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The significant impacts of infections, such as Lyme, on mental health

An in-depth review by three leading experts.

A woman speaks to a mental health practitioner in a light room with a plant and a sofa, and there's a pink aura in the room.

Dr. Robert Bransfield, Dr. Charlotte Mao and Dr.Rosalie Greenberg have written a comprehensive and important review that addresses the history, pathophysiology, personal and clinical significance of the interface between microbes and mental health. From the definition of terms and specific mental conditions, to relevant considerations in diagnosis and treatment, this review contains important information for anyone wanting to better understand these issues.

The review summarizes many of the possible causes of psychiatric symptoms including direct effects of the microbes themselves and the effect that microbes have on the immune system. Implications for specific infections are outlined, including relevant clinical information regarding Lyme disease. The authors highlight the psychiatric implications of a delayed diagnosis.  

“Considerable confusion, controversy, and complexity surrounding Lyme disease testing contribute to many missed or late diagnoses of Lyme disease that then can manifest with significant late-stage neuropsychiatric symptomatology…Lab testing cannot be relied on alone to diagnose or exclude Lyme disease and, instead, must always be considered in the context of the whole clinical picture. Clinicians must be familiar with the full array of clinical manifestations of Lyme borreliosis, as, ultimately, Lyme disease must be diagnosed clinically on the basis of clinical history and exam findings, with lab testing regarded as supportive or not of the clinical diagnosis”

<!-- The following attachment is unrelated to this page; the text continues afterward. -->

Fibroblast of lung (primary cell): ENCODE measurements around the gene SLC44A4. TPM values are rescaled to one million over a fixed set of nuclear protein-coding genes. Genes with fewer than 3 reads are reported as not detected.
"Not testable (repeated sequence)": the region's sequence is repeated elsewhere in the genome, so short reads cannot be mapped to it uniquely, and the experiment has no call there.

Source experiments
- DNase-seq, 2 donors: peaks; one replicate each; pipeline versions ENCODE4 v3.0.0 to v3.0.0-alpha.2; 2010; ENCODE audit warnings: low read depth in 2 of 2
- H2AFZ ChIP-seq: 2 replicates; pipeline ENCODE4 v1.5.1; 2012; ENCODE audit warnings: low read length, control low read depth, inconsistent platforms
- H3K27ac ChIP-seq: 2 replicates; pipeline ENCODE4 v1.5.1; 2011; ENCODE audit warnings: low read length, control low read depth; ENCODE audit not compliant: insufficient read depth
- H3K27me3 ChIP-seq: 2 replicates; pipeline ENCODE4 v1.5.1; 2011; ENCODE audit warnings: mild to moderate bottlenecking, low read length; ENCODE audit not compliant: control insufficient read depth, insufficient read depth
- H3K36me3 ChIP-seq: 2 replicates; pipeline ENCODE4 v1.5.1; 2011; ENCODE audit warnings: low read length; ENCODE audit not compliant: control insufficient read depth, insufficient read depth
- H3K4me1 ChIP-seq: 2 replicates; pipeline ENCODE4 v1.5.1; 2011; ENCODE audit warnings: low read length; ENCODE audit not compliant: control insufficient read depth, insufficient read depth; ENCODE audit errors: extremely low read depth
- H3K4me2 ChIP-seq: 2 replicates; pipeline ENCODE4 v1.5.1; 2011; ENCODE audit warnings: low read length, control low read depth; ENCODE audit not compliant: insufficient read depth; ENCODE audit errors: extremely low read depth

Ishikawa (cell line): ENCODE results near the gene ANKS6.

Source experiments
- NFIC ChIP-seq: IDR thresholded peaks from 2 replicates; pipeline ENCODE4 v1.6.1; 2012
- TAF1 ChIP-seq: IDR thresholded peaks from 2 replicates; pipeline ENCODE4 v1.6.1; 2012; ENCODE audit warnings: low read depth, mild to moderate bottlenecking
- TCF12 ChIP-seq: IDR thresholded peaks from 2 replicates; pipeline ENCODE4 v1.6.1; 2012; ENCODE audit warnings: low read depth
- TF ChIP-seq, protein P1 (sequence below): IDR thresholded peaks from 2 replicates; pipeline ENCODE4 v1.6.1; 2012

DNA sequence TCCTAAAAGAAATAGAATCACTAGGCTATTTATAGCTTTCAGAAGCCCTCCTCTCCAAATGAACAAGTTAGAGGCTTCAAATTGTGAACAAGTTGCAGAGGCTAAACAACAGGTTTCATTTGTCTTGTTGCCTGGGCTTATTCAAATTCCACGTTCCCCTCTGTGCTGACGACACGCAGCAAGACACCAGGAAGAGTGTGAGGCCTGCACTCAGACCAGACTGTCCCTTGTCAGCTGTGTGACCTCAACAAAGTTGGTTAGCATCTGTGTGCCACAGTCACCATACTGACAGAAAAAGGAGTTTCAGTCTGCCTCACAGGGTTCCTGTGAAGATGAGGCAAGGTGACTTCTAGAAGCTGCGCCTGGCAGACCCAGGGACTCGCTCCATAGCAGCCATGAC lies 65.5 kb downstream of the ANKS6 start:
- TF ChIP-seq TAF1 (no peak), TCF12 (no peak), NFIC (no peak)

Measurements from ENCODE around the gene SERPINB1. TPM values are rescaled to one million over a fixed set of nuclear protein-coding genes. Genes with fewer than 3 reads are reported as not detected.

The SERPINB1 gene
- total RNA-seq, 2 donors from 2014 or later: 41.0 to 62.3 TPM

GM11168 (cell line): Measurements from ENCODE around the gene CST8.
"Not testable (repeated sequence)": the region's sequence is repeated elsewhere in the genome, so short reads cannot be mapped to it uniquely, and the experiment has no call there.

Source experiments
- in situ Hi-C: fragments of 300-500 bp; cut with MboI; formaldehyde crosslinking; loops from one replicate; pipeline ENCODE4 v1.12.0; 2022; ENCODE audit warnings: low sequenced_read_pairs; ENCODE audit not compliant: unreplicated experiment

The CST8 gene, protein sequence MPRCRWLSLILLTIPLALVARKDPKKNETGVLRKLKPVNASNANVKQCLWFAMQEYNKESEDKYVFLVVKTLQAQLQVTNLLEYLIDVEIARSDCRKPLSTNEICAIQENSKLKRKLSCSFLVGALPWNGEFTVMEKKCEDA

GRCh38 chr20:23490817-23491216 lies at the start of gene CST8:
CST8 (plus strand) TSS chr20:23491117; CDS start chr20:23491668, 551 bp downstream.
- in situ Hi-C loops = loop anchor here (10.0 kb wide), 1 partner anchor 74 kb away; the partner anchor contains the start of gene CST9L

This comprehensive review is an excellent reference not only for clinicians, but also for patients and their families. Thank you Dr. Bransfield, Dr. Mao and Dr. Greenberg for writing this review and bringing these critically important issues to the forefront.


Bransfield RC, Mao C, Greenberg R. Microbes and Mental Illness: Past, Present, and Future. Healthcare. 2024; 12(1):83. https://doi.org/10.3390/healthcare12010083

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